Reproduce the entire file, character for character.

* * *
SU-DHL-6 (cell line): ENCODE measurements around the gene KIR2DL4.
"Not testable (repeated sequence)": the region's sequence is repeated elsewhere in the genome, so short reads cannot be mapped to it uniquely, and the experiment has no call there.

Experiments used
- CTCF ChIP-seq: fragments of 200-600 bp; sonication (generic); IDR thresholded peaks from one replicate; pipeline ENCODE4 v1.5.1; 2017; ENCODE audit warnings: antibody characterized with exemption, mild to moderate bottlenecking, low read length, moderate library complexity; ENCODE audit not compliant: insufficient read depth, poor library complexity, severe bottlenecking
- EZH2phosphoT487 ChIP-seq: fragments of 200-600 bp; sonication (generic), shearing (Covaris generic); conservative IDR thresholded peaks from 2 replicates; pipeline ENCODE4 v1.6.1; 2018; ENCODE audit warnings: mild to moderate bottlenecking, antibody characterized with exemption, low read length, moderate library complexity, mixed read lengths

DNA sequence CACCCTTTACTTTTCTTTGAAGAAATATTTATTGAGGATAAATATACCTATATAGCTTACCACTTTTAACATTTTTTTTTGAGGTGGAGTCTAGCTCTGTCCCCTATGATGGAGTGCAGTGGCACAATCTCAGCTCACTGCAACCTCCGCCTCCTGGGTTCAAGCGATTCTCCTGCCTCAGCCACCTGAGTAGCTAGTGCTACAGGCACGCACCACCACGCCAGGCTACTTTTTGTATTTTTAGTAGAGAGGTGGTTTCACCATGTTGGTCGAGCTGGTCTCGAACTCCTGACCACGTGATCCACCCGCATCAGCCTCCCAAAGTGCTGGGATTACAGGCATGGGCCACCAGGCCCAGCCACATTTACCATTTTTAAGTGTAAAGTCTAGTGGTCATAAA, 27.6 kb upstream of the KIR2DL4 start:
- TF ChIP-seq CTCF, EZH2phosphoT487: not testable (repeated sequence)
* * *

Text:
SU-DHL-6 (cell line): ENCODE measurements around the gene KIR2DL4.
"Not testable (repeated sequence)": the region's sequence is repeated elsewhere in the genome, so short reads cannot be mapped to it uniquely, and the experiment has no call there.

Experiments used
- CTCF ChIP-seq: fragments of 200-600 bp; sonication (generic); IDR thresholded peaks from one replicate; pipeline ENCODE4 v1.5.1; 2017; ENCODE audit warnings: antibody characterized with exemption, mild to moderate bottlenecking, low read length, moderate library complexity; ENCODE audit not compliant: insufficient read depth, poor library complexity, severe bottlenecking
- EZH2phosphoT487 ChIP-seq: fragments of 200-600 bp; sonication (generic), shearing (Covaris generic); conservative IDR thresholded peaks from 2 replicates; pipeline ENCODE4 v1.6.1; 2018; ENCODE audit warnings: mild to moderate bottlenecking, antibody characterized with exemption, low read length, moderate library complexity, mixed read lengths

DNA sequence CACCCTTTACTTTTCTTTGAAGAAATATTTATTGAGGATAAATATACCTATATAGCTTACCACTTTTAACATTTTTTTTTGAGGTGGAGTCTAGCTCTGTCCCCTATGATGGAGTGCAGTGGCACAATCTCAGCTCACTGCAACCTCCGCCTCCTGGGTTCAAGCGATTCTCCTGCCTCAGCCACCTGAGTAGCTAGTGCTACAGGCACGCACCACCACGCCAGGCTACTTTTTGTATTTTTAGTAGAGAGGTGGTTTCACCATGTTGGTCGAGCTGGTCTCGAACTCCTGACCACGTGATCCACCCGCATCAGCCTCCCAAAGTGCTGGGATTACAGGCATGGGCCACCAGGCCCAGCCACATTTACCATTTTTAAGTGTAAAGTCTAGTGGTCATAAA, 27.6 kb upstream of the KIR2DL4 start:
- TF ChIP-seq CTCF, EZH2phosphoT487: not testable (repeated sequence)